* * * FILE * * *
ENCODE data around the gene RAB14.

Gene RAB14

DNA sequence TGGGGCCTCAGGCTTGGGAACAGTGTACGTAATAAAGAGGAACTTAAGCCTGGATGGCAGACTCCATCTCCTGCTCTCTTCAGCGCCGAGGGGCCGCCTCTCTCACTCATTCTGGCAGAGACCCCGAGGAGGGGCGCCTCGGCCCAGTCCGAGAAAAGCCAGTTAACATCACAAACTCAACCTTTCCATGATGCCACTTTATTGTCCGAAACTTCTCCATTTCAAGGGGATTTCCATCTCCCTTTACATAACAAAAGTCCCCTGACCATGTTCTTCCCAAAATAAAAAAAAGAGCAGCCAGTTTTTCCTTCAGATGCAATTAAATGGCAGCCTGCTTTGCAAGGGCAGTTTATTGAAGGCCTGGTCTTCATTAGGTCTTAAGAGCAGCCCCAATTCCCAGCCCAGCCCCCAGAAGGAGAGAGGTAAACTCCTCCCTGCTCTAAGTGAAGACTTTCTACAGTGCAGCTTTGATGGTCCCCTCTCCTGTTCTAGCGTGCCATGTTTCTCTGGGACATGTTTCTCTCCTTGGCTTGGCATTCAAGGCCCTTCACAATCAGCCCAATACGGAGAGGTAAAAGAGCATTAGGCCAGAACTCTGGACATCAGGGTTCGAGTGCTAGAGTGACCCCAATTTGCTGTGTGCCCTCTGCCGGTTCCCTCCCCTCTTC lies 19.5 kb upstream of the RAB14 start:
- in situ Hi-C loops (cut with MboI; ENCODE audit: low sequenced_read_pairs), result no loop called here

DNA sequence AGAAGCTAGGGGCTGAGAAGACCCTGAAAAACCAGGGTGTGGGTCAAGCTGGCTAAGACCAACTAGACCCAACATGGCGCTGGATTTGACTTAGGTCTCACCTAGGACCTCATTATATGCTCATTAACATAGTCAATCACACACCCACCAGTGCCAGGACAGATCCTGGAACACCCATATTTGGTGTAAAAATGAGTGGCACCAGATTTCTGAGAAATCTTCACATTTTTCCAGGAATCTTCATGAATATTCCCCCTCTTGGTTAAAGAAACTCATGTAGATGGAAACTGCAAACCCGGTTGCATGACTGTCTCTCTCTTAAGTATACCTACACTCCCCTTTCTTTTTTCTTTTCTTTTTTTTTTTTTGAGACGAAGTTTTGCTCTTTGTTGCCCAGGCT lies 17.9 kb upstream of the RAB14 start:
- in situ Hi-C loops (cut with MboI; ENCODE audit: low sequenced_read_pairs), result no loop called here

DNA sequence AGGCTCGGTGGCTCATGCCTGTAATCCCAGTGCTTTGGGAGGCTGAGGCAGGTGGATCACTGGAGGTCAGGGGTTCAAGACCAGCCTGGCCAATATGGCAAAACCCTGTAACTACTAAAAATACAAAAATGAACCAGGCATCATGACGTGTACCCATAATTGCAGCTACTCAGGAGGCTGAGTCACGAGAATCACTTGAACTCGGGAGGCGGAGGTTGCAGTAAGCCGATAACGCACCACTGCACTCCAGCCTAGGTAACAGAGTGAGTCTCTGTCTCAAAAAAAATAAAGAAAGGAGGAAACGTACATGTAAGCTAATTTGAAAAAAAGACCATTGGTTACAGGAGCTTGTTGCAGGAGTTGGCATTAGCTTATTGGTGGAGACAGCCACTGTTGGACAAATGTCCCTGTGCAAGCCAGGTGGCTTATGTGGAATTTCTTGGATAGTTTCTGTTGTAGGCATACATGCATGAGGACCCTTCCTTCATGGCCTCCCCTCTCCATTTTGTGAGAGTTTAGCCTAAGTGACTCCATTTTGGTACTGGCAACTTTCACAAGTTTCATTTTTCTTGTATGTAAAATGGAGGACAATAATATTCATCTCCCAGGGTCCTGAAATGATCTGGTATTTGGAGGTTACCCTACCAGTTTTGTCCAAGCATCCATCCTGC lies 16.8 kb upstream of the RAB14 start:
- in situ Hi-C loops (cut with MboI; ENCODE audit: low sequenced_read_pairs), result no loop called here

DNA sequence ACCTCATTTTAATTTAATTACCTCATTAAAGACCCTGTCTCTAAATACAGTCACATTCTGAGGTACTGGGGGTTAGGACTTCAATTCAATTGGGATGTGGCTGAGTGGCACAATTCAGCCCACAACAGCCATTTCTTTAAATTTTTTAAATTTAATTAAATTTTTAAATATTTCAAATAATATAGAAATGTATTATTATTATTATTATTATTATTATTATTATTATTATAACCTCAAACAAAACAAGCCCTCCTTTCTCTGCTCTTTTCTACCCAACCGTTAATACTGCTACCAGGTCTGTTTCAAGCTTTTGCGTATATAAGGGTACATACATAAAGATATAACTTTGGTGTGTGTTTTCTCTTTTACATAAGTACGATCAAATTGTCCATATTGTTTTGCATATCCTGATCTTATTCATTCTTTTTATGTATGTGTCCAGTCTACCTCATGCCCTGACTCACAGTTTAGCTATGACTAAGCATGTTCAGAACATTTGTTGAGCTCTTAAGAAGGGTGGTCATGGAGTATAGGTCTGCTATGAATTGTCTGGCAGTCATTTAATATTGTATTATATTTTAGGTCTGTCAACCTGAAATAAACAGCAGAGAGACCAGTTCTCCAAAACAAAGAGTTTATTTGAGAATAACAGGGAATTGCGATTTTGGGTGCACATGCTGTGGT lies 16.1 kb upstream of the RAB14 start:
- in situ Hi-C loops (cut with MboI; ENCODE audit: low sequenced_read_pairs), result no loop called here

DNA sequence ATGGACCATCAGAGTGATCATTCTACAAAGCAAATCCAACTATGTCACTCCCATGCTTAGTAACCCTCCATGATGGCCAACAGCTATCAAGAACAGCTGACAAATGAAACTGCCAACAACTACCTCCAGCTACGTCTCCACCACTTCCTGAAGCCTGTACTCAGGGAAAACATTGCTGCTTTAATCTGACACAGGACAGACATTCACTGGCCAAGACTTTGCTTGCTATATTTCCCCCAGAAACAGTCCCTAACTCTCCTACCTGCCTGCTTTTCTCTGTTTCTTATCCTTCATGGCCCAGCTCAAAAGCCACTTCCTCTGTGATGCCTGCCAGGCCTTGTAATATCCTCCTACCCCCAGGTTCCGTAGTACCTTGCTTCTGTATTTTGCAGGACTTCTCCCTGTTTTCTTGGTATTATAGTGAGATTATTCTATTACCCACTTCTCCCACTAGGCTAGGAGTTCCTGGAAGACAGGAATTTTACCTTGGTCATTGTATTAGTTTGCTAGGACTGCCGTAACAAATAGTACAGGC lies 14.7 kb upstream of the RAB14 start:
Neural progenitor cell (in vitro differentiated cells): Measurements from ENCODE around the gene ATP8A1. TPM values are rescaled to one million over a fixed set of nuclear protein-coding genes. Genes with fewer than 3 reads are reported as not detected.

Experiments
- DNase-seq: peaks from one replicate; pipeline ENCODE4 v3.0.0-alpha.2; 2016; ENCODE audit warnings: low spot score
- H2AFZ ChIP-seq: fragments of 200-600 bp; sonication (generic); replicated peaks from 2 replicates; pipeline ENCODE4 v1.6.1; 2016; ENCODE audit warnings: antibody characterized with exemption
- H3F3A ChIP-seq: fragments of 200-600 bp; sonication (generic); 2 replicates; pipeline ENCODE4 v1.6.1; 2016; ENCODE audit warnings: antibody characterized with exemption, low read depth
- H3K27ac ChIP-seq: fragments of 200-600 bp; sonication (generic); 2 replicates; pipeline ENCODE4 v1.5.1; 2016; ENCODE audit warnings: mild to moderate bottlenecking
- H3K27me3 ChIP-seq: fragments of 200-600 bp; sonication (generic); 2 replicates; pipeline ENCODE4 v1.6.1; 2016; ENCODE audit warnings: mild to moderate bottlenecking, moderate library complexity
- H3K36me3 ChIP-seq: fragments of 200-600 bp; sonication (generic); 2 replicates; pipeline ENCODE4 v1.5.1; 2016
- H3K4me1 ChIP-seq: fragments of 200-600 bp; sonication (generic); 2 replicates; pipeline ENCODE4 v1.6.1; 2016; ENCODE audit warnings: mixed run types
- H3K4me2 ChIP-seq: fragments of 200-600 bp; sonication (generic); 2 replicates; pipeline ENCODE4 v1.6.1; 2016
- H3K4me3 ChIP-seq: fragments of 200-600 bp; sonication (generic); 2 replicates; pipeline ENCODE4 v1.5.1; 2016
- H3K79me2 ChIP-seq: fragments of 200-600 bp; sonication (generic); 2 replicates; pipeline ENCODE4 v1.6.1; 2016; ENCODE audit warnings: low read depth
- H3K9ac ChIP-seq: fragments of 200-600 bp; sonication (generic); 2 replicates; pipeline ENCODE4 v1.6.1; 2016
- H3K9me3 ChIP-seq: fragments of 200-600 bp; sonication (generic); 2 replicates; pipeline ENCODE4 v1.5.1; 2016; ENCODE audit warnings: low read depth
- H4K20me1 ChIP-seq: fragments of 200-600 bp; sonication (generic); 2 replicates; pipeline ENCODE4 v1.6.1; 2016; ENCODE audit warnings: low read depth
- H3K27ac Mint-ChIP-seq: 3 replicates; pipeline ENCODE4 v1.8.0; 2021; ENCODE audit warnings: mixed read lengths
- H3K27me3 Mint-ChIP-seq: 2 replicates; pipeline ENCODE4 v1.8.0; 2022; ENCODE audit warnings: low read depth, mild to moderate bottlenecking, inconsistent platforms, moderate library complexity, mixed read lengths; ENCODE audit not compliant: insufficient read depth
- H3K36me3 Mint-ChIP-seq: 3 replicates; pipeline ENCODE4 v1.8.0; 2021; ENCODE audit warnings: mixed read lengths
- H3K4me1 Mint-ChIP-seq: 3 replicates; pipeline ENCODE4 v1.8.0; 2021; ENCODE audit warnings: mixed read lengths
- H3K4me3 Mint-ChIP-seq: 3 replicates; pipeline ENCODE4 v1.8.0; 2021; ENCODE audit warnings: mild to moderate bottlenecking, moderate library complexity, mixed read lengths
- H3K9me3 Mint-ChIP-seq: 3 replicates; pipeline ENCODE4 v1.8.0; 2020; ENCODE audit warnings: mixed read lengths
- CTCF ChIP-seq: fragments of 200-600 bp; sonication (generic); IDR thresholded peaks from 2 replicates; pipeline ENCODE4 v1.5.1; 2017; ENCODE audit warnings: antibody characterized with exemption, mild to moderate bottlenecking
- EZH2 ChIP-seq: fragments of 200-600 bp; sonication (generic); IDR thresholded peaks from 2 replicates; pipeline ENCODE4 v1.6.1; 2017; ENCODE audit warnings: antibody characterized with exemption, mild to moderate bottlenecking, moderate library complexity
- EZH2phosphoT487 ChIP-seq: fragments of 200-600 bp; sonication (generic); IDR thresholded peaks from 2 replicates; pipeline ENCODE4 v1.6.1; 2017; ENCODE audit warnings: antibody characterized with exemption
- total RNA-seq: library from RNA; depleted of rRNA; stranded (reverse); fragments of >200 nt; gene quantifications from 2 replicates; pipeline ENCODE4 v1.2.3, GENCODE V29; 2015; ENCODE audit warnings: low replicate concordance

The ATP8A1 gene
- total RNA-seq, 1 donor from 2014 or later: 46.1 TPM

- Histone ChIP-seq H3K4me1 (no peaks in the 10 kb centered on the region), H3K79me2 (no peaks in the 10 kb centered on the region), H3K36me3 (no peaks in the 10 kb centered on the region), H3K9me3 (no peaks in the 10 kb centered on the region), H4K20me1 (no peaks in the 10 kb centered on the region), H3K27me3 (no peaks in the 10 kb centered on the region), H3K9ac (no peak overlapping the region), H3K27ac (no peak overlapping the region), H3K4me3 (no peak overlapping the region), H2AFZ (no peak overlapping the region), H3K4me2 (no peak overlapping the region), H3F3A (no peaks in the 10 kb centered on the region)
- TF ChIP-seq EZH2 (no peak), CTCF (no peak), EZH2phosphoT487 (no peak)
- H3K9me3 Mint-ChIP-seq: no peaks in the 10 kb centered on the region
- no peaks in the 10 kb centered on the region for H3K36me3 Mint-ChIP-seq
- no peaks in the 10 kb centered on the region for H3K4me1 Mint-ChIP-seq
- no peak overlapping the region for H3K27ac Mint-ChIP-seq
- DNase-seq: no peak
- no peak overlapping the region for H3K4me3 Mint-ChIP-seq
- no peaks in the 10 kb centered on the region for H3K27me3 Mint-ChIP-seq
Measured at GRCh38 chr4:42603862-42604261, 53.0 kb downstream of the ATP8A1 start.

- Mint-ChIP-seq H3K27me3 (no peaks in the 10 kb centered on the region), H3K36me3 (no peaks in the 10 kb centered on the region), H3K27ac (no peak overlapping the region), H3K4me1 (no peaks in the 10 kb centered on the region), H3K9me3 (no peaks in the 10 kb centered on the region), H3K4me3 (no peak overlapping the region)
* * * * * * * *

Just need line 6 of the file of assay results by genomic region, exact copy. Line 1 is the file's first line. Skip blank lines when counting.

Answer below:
- in situ Hi-C loops (cut with MboI; ENCODE audit: low sequenced_read_pairs), result no loop called here